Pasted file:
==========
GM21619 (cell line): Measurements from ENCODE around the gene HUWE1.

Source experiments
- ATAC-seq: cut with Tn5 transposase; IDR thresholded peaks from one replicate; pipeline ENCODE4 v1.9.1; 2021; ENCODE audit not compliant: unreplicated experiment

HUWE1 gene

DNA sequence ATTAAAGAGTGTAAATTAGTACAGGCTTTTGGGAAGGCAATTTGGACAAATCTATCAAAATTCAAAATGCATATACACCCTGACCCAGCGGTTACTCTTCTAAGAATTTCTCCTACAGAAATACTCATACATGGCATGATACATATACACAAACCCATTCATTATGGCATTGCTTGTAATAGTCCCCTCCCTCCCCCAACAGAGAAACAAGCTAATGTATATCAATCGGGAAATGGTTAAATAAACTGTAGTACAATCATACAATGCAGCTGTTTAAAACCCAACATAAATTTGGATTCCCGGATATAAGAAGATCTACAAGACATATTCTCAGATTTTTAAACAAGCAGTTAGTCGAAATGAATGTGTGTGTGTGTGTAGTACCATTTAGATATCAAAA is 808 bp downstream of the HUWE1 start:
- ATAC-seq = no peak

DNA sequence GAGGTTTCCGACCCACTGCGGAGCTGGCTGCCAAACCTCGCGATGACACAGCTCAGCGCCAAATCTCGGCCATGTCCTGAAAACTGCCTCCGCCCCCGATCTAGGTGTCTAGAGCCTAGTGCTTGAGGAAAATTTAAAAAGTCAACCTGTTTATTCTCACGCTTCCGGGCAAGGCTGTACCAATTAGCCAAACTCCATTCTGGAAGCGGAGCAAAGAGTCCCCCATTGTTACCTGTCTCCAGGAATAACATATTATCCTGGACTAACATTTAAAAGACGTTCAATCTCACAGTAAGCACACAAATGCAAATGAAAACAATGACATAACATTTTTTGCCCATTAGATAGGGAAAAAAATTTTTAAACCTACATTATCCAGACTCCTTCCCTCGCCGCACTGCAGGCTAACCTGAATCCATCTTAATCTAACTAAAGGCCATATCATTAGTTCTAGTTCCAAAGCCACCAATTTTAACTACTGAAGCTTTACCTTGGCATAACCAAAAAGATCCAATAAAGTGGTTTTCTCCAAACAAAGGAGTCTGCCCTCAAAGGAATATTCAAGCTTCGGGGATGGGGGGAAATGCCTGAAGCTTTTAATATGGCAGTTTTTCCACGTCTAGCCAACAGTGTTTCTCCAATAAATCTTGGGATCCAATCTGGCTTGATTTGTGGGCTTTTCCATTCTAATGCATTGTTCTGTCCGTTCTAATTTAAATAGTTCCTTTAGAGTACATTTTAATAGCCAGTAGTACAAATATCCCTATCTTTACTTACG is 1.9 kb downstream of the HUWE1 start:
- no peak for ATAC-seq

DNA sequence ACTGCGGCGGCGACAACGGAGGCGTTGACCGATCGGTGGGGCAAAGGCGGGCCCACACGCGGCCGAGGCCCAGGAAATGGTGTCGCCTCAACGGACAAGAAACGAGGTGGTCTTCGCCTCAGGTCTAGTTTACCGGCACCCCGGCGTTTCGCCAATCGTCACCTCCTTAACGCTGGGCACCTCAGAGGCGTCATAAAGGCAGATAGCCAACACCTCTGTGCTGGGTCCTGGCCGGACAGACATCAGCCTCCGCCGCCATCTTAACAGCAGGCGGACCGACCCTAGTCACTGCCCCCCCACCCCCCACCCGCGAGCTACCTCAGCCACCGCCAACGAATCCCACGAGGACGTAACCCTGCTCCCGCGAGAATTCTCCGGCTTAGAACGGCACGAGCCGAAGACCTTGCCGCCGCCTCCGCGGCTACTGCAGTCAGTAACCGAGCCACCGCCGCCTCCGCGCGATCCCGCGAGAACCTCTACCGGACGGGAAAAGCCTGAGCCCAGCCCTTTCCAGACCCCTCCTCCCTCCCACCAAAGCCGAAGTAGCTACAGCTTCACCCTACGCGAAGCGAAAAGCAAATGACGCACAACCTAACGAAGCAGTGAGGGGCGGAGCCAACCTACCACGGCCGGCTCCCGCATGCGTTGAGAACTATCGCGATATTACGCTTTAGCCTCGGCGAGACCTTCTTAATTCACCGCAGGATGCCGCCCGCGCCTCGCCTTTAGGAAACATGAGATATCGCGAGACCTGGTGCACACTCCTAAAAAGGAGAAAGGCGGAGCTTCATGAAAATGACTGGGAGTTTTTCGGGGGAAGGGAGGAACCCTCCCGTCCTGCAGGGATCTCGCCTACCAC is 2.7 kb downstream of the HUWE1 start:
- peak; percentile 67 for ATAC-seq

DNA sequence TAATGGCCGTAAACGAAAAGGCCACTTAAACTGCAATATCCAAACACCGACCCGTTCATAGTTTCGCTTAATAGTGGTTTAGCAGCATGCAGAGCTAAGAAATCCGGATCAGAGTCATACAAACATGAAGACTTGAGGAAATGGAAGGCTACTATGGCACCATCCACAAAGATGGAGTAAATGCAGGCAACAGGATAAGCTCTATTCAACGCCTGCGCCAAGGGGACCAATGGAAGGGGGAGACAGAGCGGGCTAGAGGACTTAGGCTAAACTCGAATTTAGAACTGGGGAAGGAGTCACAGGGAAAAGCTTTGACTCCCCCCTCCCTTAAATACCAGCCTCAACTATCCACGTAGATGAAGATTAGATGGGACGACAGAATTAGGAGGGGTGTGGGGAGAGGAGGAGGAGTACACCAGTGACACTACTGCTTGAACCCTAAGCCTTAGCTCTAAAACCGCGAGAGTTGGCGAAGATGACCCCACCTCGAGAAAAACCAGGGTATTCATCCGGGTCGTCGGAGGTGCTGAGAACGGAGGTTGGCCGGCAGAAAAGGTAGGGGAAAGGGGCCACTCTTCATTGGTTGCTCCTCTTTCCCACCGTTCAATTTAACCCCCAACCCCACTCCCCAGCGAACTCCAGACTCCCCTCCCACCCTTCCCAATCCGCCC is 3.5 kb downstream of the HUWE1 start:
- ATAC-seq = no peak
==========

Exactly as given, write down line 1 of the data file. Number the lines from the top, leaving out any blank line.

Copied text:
GM21619 (cell line): Measurements from ENCODE around the gene HUWE1.